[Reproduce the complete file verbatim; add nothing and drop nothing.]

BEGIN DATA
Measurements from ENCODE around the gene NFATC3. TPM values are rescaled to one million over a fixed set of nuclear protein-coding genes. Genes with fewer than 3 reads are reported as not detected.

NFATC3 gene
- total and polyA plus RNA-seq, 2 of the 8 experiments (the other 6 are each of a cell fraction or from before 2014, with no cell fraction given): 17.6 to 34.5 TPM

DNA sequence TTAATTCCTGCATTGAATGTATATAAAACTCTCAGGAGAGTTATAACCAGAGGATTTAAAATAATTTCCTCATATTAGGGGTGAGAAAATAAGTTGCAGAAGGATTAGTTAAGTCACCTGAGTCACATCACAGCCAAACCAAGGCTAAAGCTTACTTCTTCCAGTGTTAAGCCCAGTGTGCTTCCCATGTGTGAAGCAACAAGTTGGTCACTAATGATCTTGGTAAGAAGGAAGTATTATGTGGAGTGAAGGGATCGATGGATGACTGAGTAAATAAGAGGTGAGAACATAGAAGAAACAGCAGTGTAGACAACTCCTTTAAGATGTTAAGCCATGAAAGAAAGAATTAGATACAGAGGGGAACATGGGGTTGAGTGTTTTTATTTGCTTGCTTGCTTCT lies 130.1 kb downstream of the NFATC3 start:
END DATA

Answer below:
Measurements from ENCODE around the gene NFATC3. TPM values are rescaled to one million over a fixed set of nuclear protein-coding genes. Genes with fewer than 3 reads are reported as not detected.

NFATC3 gene
- total and polyA plus RNA-seq, 2 of the 8 experiments (the other 6 are each of a cell fraction or from before 2014, with no cell fraction given): 17.6 to 34.5 TPM

DNA sequence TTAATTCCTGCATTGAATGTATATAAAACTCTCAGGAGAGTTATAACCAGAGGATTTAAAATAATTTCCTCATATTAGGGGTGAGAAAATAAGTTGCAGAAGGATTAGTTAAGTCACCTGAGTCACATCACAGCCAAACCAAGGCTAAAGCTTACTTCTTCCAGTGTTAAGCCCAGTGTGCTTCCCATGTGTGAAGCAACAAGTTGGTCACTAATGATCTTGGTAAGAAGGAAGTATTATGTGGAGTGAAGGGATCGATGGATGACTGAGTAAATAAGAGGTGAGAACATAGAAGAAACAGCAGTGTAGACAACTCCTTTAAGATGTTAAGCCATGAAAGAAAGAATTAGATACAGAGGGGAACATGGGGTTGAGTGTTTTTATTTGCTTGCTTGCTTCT lies 130.1 kb downstream of the NFATC3 start: